- Paperback: 275 pages
- Publisher: 47North (Oct. 18 2011)
- Language: English
- ISBN-10: 9781612180861
- ISBN-13: 978-1612180861
- ASIN: 1612180868
- Product Dimensions: 14 x 2.1 x 21 cm
- Shipping Weight: 363 g
- Average Customer Review: Be the first to review this item
- Amazon Bestsellers Rank: #1,008,371 in Books (See Top 100 in Books)
Mercury Rises Paperback – Oct 18 2011
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About the Author
Robert Kroese’s sense of irony was honed growing up in Grand Rapids, Michigan—home of the Amway Corporation and the Gerald R. Ford Museum, and the first city in the United States to fluoridate its water supply. In second grade, he wrote his first novel, the saga of Captain Bill and his spaceship Thee Eagle. This turned out to be the high point of his academic career. After barely graduating from Calvin College in 1992 with a philosophy degree, he was fired from a variety of jobs before moving to California, where he stumbled into software development. As this job required neither punctuality nor a sense of direction, he excelled at it. In 2009, he called upon his extensive knowledge of useless information and love of explosions to write his first novel, Mercury Falls. Since then, he has written nine more novels and learned to play the guitar very poorly.
Find out about Rob at http://sfauthor.net , connect with him on Facebook at www.facebook.com/robkroese, and follow him on Twitter at www.twitter.com/robkroese. To get exclusive free fiction and updates about future releases from Robert Kroese, sign up for his mailing list at http://sfauthor.net/get-email-updates.
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The novels in Robert Kroese's "Mercury" series are:
1. Mercury Falls (Mercury Series Book 1)
2. Mercury Rises (Mercury Series Book 2)
3. Mercury Rests (Mercury Series Book 3)
4. Mercury Revolts: (Book Four of the Mercury Series)
So, for a while I was a bit concerned because the book seemed to start off a bit disjointed as it tried to pick up the threads from the last story and weave in a few new ones that would come into play later on. Because of this approach (or I don't know, perhaps just mood I was in at the time), it took me a good 20-25% of the book to find that groove that I enjoyed so much in the first book. I think part of it for me as well is that the main two characters aren't even reunited in the book until 70% of the way through the book.
Still, the book did find it's groove and once it did, it was consistently good the rest of the way throughout. All the satire, action and twists that were present in the first are here in abundance as well. In some ways, this book actually weaves a more intricate story with many interconnected threads than the first. Also, as someone who also enjoys reading about theoretical physics from time to time, there was a lot of fun stuff covered in that domain as well so that added some nice layers to the story I appreciated.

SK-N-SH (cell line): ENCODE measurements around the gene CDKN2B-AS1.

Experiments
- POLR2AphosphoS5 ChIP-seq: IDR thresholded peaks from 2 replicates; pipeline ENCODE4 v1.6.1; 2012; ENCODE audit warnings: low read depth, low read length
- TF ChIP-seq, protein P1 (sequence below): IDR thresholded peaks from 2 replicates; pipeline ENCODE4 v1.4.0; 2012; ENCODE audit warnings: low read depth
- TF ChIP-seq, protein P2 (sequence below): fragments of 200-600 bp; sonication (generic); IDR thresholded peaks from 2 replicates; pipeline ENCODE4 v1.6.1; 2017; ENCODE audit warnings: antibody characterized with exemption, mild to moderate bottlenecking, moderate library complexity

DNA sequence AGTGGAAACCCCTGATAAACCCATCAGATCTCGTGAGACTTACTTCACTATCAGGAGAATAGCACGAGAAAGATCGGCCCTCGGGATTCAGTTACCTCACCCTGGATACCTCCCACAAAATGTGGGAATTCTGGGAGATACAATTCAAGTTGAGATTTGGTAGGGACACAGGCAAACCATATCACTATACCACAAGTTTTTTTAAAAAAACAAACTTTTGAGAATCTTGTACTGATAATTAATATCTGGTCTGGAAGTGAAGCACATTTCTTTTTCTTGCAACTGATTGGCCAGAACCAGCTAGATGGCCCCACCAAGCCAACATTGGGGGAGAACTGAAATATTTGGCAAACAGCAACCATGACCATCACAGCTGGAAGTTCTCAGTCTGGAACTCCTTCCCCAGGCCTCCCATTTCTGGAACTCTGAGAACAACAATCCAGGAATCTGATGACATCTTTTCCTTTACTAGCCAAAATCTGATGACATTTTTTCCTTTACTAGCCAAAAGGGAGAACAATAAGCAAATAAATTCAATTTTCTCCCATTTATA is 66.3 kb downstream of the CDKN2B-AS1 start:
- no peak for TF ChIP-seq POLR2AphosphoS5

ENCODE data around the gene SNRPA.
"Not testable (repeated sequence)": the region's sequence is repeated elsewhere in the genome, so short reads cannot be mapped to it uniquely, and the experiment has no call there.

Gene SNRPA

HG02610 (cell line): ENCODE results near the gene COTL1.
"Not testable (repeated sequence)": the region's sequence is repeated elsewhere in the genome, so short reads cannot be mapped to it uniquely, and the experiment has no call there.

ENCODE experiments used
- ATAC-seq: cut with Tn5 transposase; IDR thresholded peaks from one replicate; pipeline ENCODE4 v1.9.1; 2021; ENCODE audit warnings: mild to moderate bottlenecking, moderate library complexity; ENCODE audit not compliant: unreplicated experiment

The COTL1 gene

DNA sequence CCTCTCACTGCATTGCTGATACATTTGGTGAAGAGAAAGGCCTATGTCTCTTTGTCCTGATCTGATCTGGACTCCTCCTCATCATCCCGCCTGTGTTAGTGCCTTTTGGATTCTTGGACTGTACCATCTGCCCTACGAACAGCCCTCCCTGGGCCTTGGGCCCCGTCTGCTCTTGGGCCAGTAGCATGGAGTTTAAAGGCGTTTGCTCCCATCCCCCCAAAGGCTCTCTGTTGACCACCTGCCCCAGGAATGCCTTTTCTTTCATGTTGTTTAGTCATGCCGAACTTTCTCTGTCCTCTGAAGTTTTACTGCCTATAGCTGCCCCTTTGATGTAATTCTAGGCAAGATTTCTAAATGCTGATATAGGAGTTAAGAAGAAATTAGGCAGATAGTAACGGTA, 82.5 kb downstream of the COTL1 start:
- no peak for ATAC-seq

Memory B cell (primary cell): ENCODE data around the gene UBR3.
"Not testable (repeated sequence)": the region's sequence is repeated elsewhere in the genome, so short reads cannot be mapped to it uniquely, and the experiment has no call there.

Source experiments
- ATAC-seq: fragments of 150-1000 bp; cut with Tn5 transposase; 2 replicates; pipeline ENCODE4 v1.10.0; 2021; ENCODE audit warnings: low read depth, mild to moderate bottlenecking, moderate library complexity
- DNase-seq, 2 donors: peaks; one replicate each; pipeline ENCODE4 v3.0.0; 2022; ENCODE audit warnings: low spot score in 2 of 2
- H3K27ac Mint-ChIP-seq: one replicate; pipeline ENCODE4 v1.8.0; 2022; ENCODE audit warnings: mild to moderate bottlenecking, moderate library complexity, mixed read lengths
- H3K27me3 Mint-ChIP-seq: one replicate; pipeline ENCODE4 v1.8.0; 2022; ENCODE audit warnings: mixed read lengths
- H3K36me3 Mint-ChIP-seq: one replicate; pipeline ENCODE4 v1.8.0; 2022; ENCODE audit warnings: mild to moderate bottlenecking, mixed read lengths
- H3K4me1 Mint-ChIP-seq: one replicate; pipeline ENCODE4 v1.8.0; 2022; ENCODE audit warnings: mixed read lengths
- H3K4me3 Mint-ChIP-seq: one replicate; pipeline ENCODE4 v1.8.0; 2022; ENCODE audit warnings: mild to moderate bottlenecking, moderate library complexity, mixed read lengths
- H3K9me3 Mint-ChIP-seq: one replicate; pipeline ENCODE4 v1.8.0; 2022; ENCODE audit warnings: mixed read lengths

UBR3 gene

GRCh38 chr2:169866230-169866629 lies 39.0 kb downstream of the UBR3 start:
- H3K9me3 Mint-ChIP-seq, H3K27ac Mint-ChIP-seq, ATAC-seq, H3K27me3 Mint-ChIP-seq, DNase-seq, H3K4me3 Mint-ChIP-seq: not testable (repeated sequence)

Still very much in the same vein as a Pratchett - though Kroese definitely has his own voice - this satire about the Apocalypse is a great follow-up to Mercury Falls and sets up the story very nicely for the final book in the trilogy. Definitely recommended for any fans of the genre or just plain old quality, fun story telling.
The problem was, there wasn't really much Mercury and Christine or general ridiculousness. I'm not saying it was a bad book, but it wasn't nearly as fun and light-hearted as the first one. What I loved best about Mercury Falls was its ability to point out the silliness of certain religious and philosophical standards without seeming angry or preachy. In Mercury Rises, there's less of that whimsy, and it feels more like the book is trying to make a point. Also the footnotes are much less fun.
This book is also about the Apocalypse. But since we already did the Revelations version in Mercury Falls, this one had to be different, with the result that the story, particularly the Ancient Babylon scenes, didn't really seem to have a point until the end (although I still wasn't entirely certain the Ancient Babylon scenes were necessary). And it is lucky I find theoretical physics interesting, because there is quite a bit of it in this book. The examples and analogies were actually pretty good, but if hearing about quarks and relativity makes your eyes glaze over, this may not be your thing. It's certainly not the entire book - you could easily skim over those parts without really missing much - but fair warning, there is plenty of it.
Even though Mercury Rises had a lot of Mercury and a lot of Christine, there wasn't very much Mercury-and-Christine, which as it turns out may have been key to the last book. When they finally did meet again, I think the book improved. Still not to the level of the previous one, but I did enjoy it more.
So. First, Mercury Falls is awesome and you should read it. Second, even though this book wasn't as good, it wasn't bad either. It had an interesting plot and was still pretty funny. It just sounds bad because I'm comparing it to the first one. And third, I will most definitely read book three when it comes out.